The Social Intelligence panel with Jerry Michalski; JB Holston, Newsgator; JP Rangaswami, BT Global Services; and Joshua Schachter, Yahoo! (founded delicious) had some interesting discussions. JP talked about an idea that has been near and dear to my heart lately: the gaming of online systems (like reputation systems). He said that transparency thwarts the gaming of online systems and fosters collaboration, while putting too many measures in place to prevent gaming stifles collaboration. Other community members will gang up on the gamers when they see the behavior helping to self-correct the issues within the community. I have been saying something very similar, so it was great to hear it reinforced. JP also said that his father had 1 job, he’ll have about 7, his son will have about 7 at the same time, which is a really interesting way of looking at employment. I also think that it is absolutely true. I can’t count the number of young people I know who are involved in multiple ventures (jobs) simultaneously. I think the traditional model of a 9-5 “job” is hopelessly out of date, particularly for technology workers, while the freelancer / consultant model is becoming much more prevalent.

We had 2 open spaces sessions at the event. As an organizer of events like BarCamp, I came into it thinking that an hour for a single open spaces session would be a miserable failure. I was right and wrong. The open spaces session on Monday was amazing, and I was absolutely wrong about it not working. More than a dozen sessions were proposed, and people were very engaged in the open spaces breakouts. The ClosedPrivate movement started as one of those sessions. However, by Tuesday when most of us were hopelessly behind on email / blogging / etc., the open spaces sessions did not work particularly well. I think that less than half of the participants were engaged while the rest (me included) used the time to catch up on work. The moral of the story: having open spaces sessions can work as a small part of a traditional conference; however, you have to do them early in the program while people are still fresh.

Dick Hardt gave a really entertaining presentation on Defragging Identity with hundreds of slides in 12 minutes, which makes it really difficult to summarize! One of the key concepts included how predicting future behavior based on past behavior can break down in the digital world as online behavior becomes fragmented. People have multiple logins, many identities, reputations (eBay), etc. that are highly fragmented. We need to defrag this behavior, bind it based on a common identifier (like openid) across sites, and aggregate our identities while still having multiple personas. The key is that we each control those identities so that all the stuff we do across all sites can be aggregated together. I’m a huge advocate of OpenID and would love to see it evolve in a way that allows me to carry more information along with me (profile data, friends, reputations, etc.)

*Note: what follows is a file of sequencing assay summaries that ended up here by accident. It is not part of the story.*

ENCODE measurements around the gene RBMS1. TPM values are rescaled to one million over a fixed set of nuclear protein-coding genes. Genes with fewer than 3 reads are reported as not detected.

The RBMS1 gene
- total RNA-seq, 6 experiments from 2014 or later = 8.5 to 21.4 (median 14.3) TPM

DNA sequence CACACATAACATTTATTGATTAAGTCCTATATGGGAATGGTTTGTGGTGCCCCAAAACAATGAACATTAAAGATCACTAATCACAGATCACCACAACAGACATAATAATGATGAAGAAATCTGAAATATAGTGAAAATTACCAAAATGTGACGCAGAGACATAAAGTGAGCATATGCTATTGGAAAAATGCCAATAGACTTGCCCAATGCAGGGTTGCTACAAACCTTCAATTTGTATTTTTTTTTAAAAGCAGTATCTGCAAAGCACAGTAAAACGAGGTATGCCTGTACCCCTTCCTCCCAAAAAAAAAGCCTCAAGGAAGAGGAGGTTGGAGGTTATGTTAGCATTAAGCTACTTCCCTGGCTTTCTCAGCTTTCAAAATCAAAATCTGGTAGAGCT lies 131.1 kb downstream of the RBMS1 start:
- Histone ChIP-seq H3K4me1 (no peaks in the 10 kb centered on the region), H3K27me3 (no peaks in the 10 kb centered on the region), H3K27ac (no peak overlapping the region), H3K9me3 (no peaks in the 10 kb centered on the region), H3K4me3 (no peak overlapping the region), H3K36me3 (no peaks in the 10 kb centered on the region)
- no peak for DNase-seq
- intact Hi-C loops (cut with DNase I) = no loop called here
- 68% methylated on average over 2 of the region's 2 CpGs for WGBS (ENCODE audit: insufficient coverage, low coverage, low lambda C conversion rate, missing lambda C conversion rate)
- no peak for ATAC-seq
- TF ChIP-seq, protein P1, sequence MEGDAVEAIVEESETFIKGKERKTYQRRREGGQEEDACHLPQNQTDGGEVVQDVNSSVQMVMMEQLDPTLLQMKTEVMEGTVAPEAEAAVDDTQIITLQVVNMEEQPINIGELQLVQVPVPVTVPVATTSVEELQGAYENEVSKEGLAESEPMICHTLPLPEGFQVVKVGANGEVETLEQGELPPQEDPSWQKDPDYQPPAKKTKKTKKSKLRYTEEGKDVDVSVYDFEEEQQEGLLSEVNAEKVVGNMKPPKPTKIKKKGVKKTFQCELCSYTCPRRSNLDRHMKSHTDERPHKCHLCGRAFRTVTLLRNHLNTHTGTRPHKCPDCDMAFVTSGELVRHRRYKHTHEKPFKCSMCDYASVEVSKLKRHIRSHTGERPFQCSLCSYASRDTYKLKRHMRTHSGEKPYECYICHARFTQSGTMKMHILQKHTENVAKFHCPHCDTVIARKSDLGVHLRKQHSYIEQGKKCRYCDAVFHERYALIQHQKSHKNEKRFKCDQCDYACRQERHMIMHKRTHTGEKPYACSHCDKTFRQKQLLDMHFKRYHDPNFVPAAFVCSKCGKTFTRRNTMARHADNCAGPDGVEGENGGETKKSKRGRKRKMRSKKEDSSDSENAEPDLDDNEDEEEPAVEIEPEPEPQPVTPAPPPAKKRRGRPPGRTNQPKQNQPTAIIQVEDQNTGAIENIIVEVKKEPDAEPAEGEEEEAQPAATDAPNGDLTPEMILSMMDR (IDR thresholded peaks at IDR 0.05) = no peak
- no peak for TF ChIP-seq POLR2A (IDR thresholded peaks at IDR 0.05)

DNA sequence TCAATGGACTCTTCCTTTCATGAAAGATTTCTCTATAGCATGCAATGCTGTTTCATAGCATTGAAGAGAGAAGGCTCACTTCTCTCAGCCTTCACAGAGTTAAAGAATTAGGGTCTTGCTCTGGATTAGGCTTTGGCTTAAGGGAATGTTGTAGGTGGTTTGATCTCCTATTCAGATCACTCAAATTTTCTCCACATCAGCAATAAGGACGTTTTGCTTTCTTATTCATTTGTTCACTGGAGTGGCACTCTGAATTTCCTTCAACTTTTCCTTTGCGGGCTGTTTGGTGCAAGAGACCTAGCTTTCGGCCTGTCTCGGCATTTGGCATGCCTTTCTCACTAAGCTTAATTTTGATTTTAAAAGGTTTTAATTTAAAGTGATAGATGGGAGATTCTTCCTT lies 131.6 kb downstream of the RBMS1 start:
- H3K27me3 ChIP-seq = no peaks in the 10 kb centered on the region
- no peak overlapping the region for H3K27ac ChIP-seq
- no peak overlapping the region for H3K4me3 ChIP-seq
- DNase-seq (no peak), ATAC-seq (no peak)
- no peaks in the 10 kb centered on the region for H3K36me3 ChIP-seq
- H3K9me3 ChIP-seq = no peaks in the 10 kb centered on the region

Doc Searls talked mostly about Vendor Relationship Management (see Harvard’s project VRM) with the idea that the market is built for you, the consumers, by the vendors. Here’s one quote (approximate) from Doc, “We are not seats or eyeballs or end users or consumers. We are human beings.” He asked the question, what if managing worked the other way around – we managed our relationships with producers / vendors; what if we were in charge of our preferences across whole markets?

Andrew McAfee presented on the topic of Defrag and Enterprise 2.0 with the idea that the concept of ties provides a foundation for conceptualizing value, tech selection, drawing borders around tools, adoption & exploitation. New tools are not going to make all ties equal, but tools will facilitate tie creation & migration. His blog on the topic of Enterprise 2.0 sums it up better than I ever could.

All in all, I met cool people, had great conversations, and came away with new ideas to ponder. It was well worth the time spent to attend. I would strongly recommend attending next year if you get the chance.


Clearspace X Community Software

May 15, 2007

Yesterday, we issued a press release about Jive Software’s new Clearspace X product. Clearspace X is:

a special edition of Clearspace for companies interested in creating productive and engaging online communities for their customers and partners. In the past, companies have had to “glue together” separate applications for blogs, wikis, documents and forums, resulting in disconnected people and content, and low participation rates. Clearspace X unifies these collaboration tools into one system, bringing them together through a clean, user-friendly interface and integrated incentive system.

Using Clearspace X, companies can quickly and easily create compelling public-facing communities, enabling users to share information and ideas with each other via discussions, structured wiki documents, moderated blogs and even files (like Word, Excel, PowerPoint, and PDF). Users can keep abreast of recent activity in the community through email notifications, instant message alerts and RSS feeds. (quoted from the Press Release)